With the Federal Climate Change Act, Germany has committed itself to achieving climate neutrality by 2045. The industrial sector is currently the second largest emitter of greenhouse gases in Germany after the energy sector. A large part of this sector’s emissions are caused by a few branches in the basic industry – in particular steel, cement and basic chemicals production.
Against this background, the Office of Technology Assessment at the German Bundestag (TAB) commissioned a report from the consulting firm Prognos that identifies the preconditions for a successful transformation of the basic industries of steel, cement and high value chemicals (HVC) in Germany and discusses the main socio-economic and ecological effects to be expected from such a transformation. Prognos involved the Wuppertal Institute as a subcontractor in the preparation of the report.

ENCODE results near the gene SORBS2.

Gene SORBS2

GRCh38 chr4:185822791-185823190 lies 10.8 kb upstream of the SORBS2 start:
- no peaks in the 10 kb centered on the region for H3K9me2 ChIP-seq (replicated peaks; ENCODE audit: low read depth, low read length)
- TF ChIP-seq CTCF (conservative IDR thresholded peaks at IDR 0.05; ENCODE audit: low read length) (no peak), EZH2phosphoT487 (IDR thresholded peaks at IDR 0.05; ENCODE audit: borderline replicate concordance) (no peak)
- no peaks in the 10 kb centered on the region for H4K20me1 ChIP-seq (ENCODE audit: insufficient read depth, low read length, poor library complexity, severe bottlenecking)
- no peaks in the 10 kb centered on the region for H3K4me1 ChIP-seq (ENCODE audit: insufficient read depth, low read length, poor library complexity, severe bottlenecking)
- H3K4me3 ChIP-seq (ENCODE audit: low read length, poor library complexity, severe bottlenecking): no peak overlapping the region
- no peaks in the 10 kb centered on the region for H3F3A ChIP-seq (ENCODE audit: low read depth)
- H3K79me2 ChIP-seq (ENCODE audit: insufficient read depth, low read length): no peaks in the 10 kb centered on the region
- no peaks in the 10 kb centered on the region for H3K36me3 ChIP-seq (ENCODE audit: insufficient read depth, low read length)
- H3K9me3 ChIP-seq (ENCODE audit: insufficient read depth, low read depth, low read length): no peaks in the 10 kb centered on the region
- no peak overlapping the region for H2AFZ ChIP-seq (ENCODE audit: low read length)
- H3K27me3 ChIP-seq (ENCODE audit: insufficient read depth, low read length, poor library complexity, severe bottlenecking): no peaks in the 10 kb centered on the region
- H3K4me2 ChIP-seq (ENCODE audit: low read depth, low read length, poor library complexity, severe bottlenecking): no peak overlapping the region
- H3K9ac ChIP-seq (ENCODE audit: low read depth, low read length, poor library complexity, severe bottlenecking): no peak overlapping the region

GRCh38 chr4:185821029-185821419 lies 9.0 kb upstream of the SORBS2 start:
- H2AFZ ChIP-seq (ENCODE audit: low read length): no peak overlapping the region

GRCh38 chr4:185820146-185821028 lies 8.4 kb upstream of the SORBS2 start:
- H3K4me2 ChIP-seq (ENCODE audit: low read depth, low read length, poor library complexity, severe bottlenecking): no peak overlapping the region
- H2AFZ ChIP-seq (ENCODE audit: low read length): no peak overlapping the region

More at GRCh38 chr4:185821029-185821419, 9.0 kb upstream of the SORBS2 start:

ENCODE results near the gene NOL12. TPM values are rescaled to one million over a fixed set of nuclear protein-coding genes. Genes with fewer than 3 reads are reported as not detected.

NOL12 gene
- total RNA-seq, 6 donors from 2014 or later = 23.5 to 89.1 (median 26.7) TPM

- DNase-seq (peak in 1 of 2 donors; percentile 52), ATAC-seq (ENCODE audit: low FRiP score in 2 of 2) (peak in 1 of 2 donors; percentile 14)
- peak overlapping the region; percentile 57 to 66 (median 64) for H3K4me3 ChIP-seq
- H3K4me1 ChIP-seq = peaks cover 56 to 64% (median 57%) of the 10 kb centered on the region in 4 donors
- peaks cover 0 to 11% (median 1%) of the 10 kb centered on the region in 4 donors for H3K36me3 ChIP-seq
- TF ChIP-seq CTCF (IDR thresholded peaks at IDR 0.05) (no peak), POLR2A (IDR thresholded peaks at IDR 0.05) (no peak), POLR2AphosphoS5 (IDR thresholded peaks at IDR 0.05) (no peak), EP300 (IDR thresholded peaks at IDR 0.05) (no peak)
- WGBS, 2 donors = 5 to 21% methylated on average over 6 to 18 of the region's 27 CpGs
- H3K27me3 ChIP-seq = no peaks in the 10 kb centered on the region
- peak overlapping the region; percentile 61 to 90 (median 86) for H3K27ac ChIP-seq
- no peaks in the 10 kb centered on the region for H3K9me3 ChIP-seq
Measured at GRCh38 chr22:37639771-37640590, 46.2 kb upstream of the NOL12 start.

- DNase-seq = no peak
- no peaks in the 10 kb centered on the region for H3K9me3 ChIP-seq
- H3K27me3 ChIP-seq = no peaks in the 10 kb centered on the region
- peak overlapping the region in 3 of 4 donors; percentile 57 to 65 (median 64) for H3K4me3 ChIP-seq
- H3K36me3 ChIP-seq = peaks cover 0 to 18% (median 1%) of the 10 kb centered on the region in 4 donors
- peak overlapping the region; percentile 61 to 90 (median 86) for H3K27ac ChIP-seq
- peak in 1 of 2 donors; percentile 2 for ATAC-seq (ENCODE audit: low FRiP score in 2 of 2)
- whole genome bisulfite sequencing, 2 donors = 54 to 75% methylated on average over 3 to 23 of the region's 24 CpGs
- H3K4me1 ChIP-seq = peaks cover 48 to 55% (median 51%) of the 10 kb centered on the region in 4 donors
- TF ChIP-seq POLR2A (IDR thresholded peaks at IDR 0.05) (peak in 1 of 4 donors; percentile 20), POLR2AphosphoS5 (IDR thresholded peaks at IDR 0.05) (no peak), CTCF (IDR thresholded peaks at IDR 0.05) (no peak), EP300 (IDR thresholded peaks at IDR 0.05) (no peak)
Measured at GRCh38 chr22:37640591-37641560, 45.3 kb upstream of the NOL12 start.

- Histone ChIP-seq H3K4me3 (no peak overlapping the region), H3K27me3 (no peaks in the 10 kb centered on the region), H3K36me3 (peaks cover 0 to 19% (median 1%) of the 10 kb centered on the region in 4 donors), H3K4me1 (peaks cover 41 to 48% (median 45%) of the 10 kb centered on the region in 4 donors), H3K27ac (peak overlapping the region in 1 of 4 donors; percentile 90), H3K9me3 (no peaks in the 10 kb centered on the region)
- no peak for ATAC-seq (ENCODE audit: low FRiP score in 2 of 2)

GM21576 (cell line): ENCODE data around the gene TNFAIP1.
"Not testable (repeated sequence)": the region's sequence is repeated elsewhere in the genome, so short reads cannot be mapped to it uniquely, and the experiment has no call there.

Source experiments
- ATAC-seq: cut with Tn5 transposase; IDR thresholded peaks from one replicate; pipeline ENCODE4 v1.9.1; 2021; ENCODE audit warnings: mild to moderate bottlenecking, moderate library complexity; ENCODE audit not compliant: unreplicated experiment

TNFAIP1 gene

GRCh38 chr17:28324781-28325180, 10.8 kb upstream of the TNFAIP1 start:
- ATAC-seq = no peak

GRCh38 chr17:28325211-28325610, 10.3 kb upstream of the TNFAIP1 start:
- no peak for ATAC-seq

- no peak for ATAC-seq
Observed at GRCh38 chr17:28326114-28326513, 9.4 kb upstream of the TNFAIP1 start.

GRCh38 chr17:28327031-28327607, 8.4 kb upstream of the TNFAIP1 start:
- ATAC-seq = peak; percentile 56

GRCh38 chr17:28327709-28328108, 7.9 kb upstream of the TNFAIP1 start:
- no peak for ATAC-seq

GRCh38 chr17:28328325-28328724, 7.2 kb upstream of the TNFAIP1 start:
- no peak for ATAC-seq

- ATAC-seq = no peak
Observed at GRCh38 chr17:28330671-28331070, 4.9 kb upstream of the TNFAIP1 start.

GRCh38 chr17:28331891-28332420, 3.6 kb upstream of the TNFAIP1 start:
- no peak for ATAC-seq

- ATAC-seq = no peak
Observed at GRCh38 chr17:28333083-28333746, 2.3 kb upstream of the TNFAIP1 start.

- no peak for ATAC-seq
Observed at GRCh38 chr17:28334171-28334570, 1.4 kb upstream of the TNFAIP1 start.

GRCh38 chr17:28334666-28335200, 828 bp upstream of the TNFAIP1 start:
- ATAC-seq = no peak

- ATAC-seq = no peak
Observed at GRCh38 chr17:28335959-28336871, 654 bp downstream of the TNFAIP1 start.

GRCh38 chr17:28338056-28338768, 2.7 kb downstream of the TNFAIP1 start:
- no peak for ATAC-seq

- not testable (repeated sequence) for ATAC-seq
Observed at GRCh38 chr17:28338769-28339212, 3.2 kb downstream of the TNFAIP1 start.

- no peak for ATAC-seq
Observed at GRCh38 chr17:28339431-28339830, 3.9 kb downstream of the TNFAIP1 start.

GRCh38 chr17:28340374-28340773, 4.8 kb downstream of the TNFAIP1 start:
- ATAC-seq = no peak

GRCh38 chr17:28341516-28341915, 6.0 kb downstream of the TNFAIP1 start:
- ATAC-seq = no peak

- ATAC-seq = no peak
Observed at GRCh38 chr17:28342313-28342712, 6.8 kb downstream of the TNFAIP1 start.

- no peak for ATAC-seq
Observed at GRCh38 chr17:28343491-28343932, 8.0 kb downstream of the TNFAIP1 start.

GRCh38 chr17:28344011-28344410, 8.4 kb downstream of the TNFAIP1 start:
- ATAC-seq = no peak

The Wuppertal Institute's task was to conduct predominantly qualitative analyses of the economic implications, risks and opportunities of the upcoming transformation for the steel and cement sectors as well as for HVC production and to derive insights for the design of appropriate policy instruments. The methodology used was based on an evaluation of available scientific studies and several interviews with experts from basic industry, plant construction and industry associations. The findings of the Wuppertal Institute's qualitative analyses complemented the quantitative and model-based work carried out by Prognos on the socio-economic implications of the transformation.